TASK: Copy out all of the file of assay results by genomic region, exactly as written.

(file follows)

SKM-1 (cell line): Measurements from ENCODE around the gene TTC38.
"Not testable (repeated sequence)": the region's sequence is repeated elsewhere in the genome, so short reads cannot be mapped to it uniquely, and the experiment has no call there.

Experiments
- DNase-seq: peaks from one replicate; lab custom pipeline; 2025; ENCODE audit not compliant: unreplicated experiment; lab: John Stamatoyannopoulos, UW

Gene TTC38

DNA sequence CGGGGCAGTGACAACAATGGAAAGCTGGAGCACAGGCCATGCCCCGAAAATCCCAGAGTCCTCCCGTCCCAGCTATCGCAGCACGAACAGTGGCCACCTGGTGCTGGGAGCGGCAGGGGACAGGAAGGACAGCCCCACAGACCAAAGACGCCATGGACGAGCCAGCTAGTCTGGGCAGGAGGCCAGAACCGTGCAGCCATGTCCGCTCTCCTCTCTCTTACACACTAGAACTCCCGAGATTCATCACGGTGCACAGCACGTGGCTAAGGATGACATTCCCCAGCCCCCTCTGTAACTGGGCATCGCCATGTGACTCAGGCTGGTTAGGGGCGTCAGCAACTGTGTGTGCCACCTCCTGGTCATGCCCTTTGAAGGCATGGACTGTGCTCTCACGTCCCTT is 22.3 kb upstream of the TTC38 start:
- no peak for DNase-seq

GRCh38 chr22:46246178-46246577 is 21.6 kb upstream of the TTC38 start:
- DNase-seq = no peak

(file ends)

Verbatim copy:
SKM-1 (cell line): Measurements from ENCODE around the gene TTC38.
"Not testable (repeated sequence)": the region's sequence is repeated elsewhere in the genome, so short reads cannot be mapped to it uniquely, and the experiment has no call there.

Experiments
- DNase-seq: peaks from one replicate; lab custom pipeline; 2025; ENCODE audit not compliant: unreplicated experiment; lab: John Stamatoyannopoulos, UW

Gene TTC38

DNA sequence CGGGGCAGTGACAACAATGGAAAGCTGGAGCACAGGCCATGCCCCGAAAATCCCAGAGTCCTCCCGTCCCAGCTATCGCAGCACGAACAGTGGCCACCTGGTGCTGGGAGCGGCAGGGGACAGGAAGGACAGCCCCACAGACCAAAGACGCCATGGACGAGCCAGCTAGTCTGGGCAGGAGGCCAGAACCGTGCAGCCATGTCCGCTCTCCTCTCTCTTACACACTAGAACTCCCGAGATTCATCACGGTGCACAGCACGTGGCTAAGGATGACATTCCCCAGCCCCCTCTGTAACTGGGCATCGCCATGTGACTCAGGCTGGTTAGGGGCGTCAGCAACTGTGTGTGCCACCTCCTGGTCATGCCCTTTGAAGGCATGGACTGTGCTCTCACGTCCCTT is 22.3 kb upstream of the TTC38 start:
- no peak for DNase-seq

GRCh38 chr22:46246178-46246577 is 21.6 kb upstream of the TTC38 start:
- DNase-seq = no peak